2. The only point for consideration whether it is open to the respondents to dispute the correctness of the order in I.A. No. 792 of 1941 when they had not filed any appeal, against the order dismissing the petition, and if so, what is the renewal fee payable and from what date is the renewal to be granted. Under Section 17 (a), Malabar Tenancy Act, a kanamdar on the expiry of the term of the kanam under which he holds is entitled to claim and his immediate landlord shall be bound to grant a renewal, enuring for a period of twelve years from the same on payment of a renewal fee of 2i times the balance of the annual fair rent of the lands covered by the kanam after deducting (1) the annual revenue payable on the kanam property to the Government, if payable by the kanamdar under the kanam deed, and (2) the annual interest on the kanartham and (3) the annual michavaram payable under the previous kanam. Under Section 22 (1) a kanamdar is entitled to apply to the Court in the form prescribed for the execution of a renewal deed. Under Section 23 (b) if the landlord sues to evict the tenant on the ground that the period of the kanam had expired and no renewal had been obtained, the tenant shall be entitled to make an application or a fresh application Under Sub-section (1) of Section 22 and the suit shall abide and follow the result of such application. Under Section 24, the Court shall determine the amount to be paid as renewal fee and make an order for the deposit within a time to be fixed by the Court of the amount payable with interest. Under Section 25, if the deposit ordered Under Clause (ii) of Section 24 is not made within the time fixed, the Court shall dismiss the application and such dismissal shall bar any subsequent application tinder Section 22 by the tenant or those claiming under him. Section 50 provides for an appeal against an order made Under Section 25. In this case, there was an order Under Section 25 dismissing the petition as the amount ordered Under Section 24 to be deposited was not deposited. No appeal was filed. It is therefore urged for the appellant that the order dismissing the petition for the grant of renewal not having been appealed against and having become final, it would not be open to the Court sitting in appeal against the decree in the suit for redemption to canvass the correctness of the order on the petition for renewal.
3. The decision in Neelakandhan Nambudripad v. Krishna Ayyar A.I.R. 1943 Mad. 544 was no doubt a decision in a converse case. There, in an appeal against the order on the petition for renewal it was pleaded that inasmuch as a decree had been passed in the redemption suit filed by the landlord and the tenant had not appealed against it, the question agitated in the appeal against the order on the petition for renewal had also become final and the appeal was hence not maintainable. It was held that that was not so. It is urged for the appellant that that case was similar to an appeal against a preliminary decree, the maintainability of which could not be' questioned merely because subsequent to the passing of the preliminary decree and before the disposal of the appeal therefrom a final decree had been passed and no appeal had been filed against that final decree and that in this case no appeal has been filed against the preliminary decree and the appeal was only against the final decree in which the decision in the preliminary decree is sought to be questioned. It is however urged for the respondents that, as pointed out by the learned Subordinate Judge, this is a case governed by Section 105, Civil P.C. As per Section 23 (b), Malabar Tenancy Act, if the landlord sues to evict the tenant on the ground that the period of the kanam had expired and no renewal had been obtained, the tenant shall be entitled to make an application or a fresh application Under Sub-section (1) of Section 22 and the suit shall abide and follow the result of such application. It is therefore contended that the petition being an interlocutory application filed by way of defence in the suit itself, the defendant has got two remedies, (1) to agitate the matter in the appeal provided Under Section 50 and, (2) also agitate it in his appeal against the decree in the suit in which on an interlocutory application the question as to the grant of a renewal has been decided. The mere fact that the order on the interlocutory application had become final by reason of the fact that the matter was not taken to the superior Courts and was decided finally would not stand in the way of the defendant exercising his right to have the matter agitated in an appeal against the decree in the suit itself. That there is some force in the contention is apparent from the decision of this Court in Pitchu Ayyangar v. Ramanuja Jeer Swamigal A.I.R. 1940 Mad. 756. It was held in that case by a Bench of this Court that an order of the High Court in revision Under Section 115 on a preliminary issue relating to the maintainability of the suit holding that the suit did not lie could be questioned in an appeal to this Court from the decree dismissing the suit based on such order. That the result of the suit for redemption of the kanom is dependent on the decision of the application for renewal filed Under Section 23 (b), Malabar Tenancy Act, is not disputed and is also clear from the language of Section 23 (b) namely, 'The suit shall abide and follow the result of such application.' Further, from the fact that the application is to be filed as a reply to the suit after the suit is filed, it is clear that it is to be treated as an interlocutory matter. As a matter of fact, they were treated as interlocutory applications and numbered as such.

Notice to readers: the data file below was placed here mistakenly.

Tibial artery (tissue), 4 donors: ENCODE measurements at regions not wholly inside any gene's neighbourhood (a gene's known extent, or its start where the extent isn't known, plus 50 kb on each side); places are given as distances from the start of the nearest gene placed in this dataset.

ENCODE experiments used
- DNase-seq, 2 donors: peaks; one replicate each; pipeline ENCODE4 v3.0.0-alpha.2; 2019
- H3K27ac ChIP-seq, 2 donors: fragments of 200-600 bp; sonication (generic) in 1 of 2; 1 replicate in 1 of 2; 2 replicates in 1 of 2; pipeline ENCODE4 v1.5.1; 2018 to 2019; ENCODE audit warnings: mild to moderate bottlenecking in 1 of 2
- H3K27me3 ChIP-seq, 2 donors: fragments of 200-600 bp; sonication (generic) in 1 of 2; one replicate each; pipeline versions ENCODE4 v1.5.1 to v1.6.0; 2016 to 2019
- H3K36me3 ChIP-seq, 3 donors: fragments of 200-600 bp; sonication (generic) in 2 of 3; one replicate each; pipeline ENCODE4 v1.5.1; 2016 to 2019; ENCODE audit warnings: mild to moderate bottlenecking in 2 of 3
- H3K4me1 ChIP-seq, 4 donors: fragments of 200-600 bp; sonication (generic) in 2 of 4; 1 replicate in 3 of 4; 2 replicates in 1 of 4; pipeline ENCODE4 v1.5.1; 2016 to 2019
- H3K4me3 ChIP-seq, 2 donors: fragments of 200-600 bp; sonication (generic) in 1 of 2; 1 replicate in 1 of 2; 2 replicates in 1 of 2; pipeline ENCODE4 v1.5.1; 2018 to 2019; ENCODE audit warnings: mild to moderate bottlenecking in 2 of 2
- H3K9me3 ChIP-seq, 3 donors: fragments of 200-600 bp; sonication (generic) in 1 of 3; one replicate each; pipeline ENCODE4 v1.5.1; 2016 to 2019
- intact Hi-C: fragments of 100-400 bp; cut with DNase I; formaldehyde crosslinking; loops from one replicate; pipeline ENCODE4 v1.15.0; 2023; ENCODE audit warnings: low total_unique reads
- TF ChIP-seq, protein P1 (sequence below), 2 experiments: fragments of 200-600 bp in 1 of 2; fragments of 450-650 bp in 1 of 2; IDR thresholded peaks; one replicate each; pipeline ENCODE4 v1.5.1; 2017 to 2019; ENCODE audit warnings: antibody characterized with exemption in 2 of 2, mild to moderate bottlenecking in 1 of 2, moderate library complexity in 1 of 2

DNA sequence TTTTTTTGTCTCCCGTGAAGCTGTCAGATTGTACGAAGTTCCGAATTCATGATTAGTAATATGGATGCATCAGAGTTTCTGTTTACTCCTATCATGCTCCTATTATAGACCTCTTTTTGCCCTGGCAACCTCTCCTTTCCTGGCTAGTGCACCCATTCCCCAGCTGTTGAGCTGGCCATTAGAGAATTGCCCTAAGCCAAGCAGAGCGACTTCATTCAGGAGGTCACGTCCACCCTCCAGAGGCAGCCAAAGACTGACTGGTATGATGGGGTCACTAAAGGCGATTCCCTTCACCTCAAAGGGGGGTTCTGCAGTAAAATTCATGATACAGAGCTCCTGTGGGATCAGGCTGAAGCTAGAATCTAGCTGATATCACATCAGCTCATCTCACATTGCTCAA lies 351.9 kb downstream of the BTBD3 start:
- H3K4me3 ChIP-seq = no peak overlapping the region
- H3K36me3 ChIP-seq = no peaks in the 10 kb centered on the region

4. Under Section 105, Civil P.C., where a decree is appealed from, any error, defect or irregularity in any order affecting the decision of the case may be set forth as a ground of objection in the memorandum of appeal. The decision of the question as to whether the tenant was not entitled to be granted renewal unless he deposited a particular amount as renewal fees etc., is a decision which affects the decision in the suit for redemption of the kanom in which the petition for renewal was filed. Consequently, in the appeal against the decree in the suit for redemption of the kanom, the error or defect or irregularity in the decision with regard to the renewal could be set forth as a ground of objection. It is true that in the first portion of Section 105(1), Civil P.C., it is stated that save as otherwise expressly provided no appeal shall lie from any order made by a Court in the exercise of original or appellate jurisdi6tion. But then there is nothing in that section to indicate that in cases where an appeal is provided a defect in an order affecting the decision of the case cannot be set forth as a ground of objection in the memorandum of appeal against the decree in the suit merely because no appeal has been filed against that order. In the light of Section 105(1) and in the light of the ruling in Pitchu Ayyangar v. Ramanuja Jeer Swamigal A.I.R. 1940 Mad. 756. I think that the learned Subordinate Judge was right in finding that the question as to the validity of the order on the renewal application as regards the amount that is to be paid as renewal fees and the period for which the lease is to be granted is one that could be canvassed and considered in the appeal against the decree in the redemption suit. With regard to the quantum of renewal fees and the period for which the lease is to be renewed, the learned Subordinate Judge has followed the latest decision of this Court in Neelakandhan Nambudripad v. Krishna Ayyar A.I.R. 1943 Mad. 544. I therefore find that the order on that portion of the case also should stand. In the result, the appeal fails and is dismissed with costs. Leave refused.